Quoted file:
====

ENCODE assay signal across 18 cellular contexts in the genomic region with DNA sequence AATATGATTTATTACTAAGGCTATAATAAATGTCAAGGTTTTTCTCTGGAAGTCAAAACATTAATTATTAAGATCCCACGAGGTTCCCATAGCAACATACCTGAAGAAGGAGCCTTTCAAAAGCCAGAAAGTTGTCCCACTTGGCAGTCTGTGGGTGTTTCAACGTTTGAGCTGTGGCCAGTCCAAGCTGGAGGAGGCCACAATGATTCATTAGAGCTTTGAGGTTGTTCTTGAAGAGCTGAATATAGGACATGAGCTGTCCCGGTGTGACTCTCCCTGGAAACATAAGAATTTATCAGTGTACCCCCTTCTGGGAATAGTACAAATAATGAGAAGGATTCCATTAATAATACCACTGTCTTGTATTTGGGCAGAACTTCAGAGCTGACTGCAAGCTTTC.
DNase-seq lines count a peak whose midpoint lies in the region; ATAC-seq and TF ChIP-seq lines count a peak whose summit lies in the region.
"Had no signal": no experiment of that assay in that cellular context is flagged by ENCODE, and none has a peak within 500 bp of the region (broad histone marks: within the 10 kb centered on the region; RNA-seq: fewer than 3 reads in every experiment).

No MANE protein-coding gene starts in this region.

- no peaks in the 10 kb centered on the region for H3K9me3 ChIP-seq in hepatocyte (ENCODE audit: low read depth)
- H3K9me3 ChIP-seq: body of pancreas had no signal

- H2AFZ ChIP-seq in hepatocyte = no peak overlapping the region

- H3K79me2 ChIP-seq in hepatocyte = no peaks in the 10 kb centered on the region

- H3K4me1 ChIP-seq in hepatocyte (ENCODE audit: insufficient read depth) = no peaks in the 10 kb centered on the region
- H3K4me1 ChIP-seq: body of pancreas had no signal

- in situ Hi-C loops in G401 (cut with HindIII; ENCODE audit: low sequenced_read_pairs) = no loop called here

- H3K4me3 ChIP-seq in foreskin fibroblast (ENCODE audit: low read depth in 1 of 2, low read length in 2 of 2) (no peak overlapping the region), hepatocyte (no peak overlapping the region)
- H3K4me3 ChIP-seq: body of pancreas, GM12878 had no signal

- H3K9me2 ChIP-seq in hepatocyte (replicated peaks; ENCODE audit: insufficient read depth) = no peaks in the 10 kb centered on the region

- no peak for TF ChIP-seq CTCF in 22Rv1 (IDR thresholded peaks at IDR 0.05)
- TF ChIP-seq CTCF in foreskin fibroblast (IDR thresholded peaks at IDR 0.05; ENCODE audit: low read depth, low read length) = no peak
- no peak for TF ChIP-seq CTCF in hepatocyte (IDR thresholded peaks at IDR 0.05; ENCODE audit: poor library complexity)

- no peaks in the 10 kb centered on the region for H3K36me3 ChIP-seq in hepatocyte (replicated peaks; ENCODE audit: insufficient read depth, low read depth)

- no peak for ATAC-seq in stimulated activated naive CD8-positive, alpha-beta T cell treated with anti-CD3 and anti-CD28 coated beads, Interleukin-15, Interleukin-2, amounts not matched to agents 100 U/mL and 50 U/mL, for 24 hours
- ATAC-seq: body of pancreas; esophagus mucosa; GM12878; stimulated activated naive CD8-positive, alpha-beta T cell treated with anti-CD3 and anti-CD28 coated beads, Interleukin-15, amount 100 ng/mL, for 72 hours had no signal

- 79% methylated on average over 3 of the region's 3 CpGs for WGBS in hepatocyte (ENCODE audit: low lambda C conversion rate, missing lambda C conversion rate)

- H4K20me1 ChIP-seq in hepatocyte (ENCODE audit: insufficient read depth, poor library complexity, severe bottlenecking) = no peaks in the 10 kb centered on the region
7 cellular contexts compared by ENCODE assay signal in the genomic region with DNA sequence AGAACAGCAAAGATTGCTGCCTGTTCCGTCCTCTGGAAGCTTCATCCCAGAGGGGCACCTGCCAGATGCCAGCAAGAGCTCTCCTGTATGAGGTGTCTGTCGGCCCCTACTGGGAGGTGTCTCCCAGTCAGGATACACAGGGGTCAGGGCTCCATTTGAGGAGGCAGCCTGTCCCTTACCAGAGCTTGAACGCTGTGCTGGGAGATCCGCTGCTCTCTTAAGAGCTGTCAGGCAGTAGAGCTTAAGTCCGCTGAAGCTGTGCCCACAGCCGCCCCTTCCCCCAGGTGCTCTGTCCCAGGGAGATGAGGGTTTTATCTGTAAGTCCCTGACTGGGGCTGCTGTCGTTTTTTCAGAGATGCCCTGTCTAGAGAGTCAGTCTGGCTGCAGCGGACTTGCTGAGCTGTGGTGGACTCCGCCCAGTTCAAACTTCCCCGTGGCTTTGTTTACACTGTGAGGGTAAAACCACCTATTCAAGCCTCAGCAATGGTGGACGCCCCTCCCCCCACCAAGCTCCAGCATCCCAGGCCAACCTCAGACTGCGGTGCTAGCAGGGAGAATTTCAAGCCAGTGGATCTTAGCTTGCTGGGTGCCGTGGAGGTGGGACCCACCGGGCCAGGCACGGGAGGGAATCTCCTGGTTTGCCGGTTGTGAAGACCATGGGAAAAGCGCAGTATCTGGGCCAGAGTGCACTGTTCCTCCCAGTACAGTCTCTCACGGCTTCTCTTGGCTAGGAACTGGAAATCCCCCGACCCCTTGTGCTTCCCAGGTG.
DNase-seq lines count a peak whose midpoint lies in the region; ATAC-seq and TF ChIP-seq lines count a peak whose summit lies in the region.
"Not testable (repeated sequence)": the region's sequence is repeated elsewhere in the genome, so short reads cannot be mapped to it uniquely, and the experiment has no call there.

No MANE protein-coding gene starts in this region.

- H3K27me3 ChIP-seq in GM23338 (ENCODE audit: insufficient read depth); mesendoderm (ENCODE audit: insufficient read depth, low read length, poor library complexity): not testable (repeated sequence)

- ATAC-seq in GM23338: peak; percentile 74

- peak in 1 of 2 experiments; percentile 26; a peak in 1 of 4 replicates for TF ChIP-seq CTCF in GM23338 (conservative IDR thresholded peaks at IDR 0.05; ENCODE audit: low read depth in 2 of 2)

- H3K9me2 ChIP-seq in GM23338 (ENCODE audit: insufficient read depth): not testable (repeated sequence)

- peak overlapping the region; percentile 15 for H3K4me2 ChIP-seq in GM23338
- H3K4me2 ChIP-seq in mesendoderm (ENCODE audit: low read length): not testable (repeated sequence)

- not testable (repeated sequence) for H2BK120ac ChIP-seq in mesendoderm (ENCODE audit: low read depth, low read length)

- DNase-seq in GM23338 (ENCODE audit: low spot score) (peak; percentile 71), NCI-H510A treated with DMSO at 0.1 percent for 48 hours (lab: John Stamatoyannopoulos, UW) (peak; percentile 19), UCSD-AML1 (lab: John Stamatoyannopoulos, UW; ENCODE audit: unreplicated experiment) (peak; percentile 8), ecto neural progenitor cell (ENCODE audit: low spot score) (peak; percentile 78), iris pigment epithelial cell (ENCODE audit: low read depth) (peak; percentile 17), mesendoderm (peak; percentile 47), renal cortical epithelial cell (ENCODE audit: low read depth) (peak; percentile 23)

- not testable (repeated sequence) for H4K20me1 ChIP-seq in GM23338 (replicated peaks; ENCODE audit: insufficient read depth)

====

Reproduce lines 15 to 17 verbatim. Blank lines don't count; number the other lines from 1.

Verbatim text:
- no peak for TF ChIP-seq CTCF in 22Rv1 (IDR thresholded peaks at IDR 0.05)
- TF ChIP-seq CTCF in foreskin fibroblast (IDR thresholded peaks at IDR 0.05; ENCODE audit: low read depth, low read length) = no peak
- no peak for TF ChIP-seq CTCF in hepatocyte (IDR thresholded peaks at IDR 0.05; ENCODE audit: poor library complexity)